Adventures & experiences in contemporary technology
For a long time, I wasn’t that interested in mobile telephony but a switch of job in 2010 meant that having access to the web from a mobile became desirable so I started doing that with a long relinquished BlackBerry Curve 8520; now it is Motorola hardware that I mainly use for the same kind of thing. The increased interest in mobile telephony has borne fruit in the list that you find here. The world of 3G and the devices that use it produced a learning curve for me and the availability of 5G is growing now too.
One thing that you’ll see from many a high street in the U.K. is the profusion of shops operated by mobile phone network operators and it is the same in Éire (the indigenous operator Eir has impressed me over there). These networks sell you their wares online too and that is why they are listed in their own section at the bottom. Before their listing, I have collected whatever retailers there are that are not attached to any network and there didn’t seem to be that many of them when I set up the list but it’s grown a good bit since then due to my perusing the occasional mobile phone magazine. If I find any more of these, I’ll add them on here.
These are the people with whom I have had the most dealings since I got my first ever mobile phone from them, a Motorola that I kept using until it battery kept losing its charge quickly on me. More recently, I picked up a Nokia 1661 from them that needed a look at the manual to get its call volume set properly.
If these didn’t sponsor the Buyer’s Guide in Smartphone Essentials magazine, I never would have heard of them; Derby County FC supporters should have seen their logo on the player’s shirts but I cannot say that I am a football fan. A look at the website confirms the presence of a comprehensive selection of phones for sale, contracted or otherwise.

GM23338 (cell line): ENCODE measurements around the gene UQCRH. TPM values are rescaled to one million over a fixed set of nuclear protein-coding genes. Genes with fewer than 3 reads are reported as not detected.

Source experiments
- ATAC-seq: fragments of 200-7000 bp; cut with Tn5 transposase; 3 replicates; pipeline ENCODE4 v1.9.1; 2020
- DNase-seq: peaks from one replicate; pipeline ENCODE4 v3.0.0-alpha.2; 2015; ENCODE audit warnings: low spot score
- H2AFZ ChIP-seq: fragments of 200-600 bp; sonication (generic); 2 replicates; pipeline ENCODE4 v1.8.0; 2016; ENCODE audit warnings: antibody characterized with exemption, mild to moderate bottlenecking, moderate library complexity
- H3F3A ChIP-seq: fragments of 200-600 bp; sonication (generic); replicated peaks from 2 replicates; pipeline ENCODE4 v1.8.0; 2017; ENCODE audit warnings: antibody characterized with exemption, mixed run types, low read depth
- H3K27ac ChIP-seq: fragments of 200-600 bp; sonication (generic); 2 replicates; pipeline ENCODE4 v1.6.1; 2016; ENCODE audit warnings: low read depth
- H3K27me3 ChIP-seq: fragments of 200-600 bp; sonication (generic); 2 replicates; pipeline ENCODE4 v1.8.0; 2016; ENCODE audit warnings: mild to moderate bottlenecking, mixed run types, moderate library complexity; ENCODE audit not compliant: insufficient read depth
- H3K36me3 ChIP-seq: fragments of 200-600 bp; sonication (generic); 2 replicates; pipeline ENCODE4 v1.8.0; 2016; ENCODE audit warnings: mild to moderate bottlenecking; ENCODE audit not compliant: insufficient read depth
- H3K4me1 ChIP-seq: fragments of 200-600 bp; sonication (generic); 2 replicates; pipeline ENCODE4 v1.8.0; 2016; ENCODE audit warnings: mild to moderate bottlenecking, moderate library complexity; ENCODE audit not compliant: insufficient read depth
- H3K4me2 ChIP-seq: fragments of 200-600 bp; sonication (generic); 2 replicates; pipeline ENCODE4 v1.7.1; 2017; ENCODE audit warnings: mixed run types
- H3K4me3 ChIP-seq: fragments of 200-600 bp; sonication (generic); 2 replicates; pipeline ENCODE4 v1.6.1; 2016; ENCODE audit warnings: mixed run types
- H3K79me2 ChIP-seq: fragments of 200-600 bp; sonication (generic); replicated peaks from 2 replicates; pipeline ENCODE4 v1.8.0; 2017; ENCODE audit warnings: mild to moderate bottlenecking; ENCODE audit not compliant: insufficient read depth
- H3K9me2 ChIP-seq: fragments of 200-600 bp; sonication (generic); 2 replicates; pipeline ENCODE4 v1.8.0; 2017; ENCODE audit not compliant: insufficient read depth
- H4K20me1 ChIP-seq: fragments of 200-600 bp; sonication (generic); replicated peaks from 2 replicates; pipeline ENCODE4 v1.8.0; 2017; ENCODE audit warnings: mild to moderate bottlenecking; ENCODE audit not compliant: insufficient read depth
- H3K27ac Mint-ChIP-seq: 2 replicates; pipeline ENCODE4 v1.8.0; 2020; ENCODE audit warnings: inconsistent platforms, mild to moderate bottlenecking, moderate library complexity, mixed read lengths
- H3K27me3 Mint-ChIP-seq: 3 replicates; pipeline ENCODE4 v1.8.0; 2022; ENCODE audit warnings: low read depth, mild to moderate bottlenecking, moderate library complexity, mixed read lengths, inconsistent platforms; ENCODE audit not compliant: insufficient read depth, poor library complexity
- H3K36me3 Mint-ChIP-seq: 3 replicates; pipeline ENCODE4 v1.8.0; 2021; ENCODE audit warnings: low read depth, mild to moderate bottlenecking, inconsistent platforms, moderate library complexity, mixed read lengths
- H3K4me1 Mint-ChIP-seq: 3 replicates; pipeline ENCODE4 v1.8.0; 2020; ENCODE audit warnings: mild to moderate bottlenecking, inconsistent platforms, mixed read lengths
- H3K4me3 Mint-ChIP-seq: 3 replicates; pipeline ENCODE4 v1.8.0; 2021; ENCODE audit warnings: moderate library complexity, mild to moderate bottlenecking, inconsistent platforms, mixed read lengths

Compared to the others, this outlet is unusual in offering only phones without contracts or pay-as-you-go arrangements. In other words, it is a place for someone running the gauntlet of the cost of going for a SIM-free phone. Saying that, they have their place and many tariffs are puffed up to pay for the more expensive device that is provided to you as part of the contract; that’s why you are tied in for a certain length of time too, so as ensure that the cost of the phone is recovered.
The name may be new to me but its Derbyshire based parent company has been involved in mobile phone reselling for more than a decade. The range that the website supplies includes not controlled contracted and pay as you go phones but also SIM cards and phones without SIM cards. That makes it worth a look along with others like it.
Haven’t had much to do with these people apart from poking around their website looking at what SIM-only deals that they have. However, hearing the experiences of others with their network takes the shine off their offer.
From the point of view of network coverage, this operator looks like your best option and would be who I would choose if I had my chance again; there have been parts of Wales and Scotland where I otherwise not have had mobile signal with my O2 account and Vodafone users were left bereft in the case of the Welsh location of Port Eynon. It was a T-Mobile PAYG BlackBerry Curve 8520 that brought me their way in 2010 and the merger with Orange soon showed its advantages when it came to network improvements. A PAYG mobile WiFi modem followed in 2011 and that uses the SIM card from a defunct Huawei mobile broadband dongle. The BlackBerry was traded for cash once a phone upgrade made available an older HTC to replace the thing; it was hideously slow and that may have had more to do with the phone that its 2G data connection. More recently, a backup Moto makes use of a PAYG account and that is how things look for now.
As it happens, I have been with this bunch since they were part of BT and known as Cellnet. The transformation to O2 and subsequent incorporation into Telefonica and Virgin Media has not meant any disruption. Their BT origins and being part of the first wave of operators has meant that network coverage is reasonable too, though voice services do come out better than data ones so that needs to be kept in mind.
For a global operator, their British and Irish networks leave something to be desired and the British one got slated in an industry appraisal. That fits with the pay-as-you-go mobile broadband dongle experience in the U.K. as well as hit and miss attempts calling Vodafone network users in Ireland. Let’s hope that those network problems get sorted because good phones need equally good connections.